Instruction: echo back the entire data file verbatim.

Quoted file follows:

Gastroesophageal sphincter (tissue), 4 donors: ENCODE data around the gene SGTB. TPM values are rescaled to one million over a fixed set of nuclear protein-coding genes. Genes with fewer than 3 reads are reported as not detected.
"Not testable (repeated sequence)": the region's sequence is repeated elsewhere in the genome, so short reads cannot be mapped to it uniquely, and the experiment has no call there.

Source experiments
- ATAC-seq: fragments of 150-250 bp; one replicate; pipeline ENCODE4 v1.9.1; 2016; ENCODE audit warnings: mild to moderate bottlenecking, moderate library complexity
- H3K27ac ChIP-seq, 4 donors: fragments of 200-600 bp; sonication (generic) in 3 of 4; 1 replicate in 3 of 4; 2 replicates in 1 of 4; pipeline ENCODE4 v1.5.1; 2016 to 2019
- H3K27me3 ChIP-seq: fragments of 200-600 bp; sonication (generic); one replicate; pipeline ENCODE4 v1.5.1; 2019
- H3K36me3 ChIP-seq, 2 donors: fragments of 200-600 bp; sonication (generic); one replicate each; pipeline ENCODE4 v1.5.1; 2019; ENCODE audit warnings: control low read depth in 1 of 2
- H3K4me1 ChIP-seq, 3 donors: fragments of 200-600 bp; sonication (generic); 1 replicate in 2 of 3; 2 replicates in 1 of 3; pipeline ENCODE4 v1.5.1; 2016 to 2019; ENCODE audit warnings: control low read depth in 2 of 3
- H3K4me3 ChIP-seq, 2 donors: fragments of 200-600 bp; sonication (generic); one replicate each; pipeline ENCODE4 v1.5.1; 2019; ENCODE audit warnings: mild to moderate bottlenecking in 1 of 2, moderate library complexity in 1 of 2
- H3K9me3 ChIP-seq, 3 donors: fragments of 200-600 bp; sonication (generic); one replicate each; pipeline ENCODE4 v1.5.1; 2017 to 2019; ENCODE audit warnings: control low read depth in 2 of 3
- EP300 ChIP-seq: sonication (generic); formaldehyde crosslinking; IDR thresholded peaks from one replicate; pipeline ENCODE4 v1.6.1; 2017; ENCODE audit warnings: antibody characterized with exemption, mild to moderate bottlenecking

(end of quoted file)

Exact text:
Gastroesophageal sphincter (tissue), 4 donors: ENCODE data around the gene SGTB. TPM values are rescaled to one million over a fixed set of nuclear protein-coding genes. Genes with fewer than 3 reads are reported as not detected.
"Not testable (repeated sequence)": the region's sequence is repeated elsewhere in the genome, so short reads cannot be mapped to it uniquely, and the experiment has no call there.

Source experiments
- ATAC-seq: fragments of 150-250 bp; one replicate; pipeline ENCODE4 v1.9.1; 2016; ENCODE audit warnings: mild to moderate bottlenecking, moderate library complexity
- H3K27ac ChIP-seq, 4 donors: fragments of 200-600 bp; sonication (generic) in 3 of 4; 1 replicate in 3 of 4; 2 replicates in 1 of 4; pipeline ENCODE4 v1.5.1; 2016 to 2019
- H3K27me3 ChIP-seq: fragments of 200-600 bp; sonication (generic); one replicate; pipeline ENCODE4 v1.5.1; 2019
- H3K36me3 ChIP-seq, 2 donors: fragments of 200-600 bp; sonication (generic); one replicate each; pipeline ENCODE4 v1.5.1; 2019; ENCODE audit warnings: control low read depth in 1 of 2
- H3K4me1 ChIP-seq, 3 donors: fragments of 200-600 bp; sonication (generic); 1 replicate in 2 of 3; 2 replicates in 1 of 3; pipeline ENCODE4 v1.5.1; 2016 to 2019; ENCODE audit warnings: control low read depth in 2 of 3
- H3K4me3 ChIP-seq, 2 donors: fragments of 200-600 bp; sonication (generic); one replicate each; pipeline ENCODE4 v1.5.1; 2019; ENCODE audit warnings: mild to moderate bottlenecking in 1 of 2, moderate library complexity in 1 of 2
- H3K9me3 ChIP-seq, 3 donors: fragments of 200-600 bp; sonication (generic); one replicate each; pipeline ENCODE4 v1.5.1; 2017 to 2019; ENCODE audit warnings: control low read depth in 2 of 3
- EP300 ChIP-seq: sonication (generic); formaldehyde crosslinking; IDR thresholded peaks from one replicate; pipeline ENCODE4 v1.6.1; 2017; ENCODE audit warnings: antibody characterized with exemption, mild to moderate bottlenecking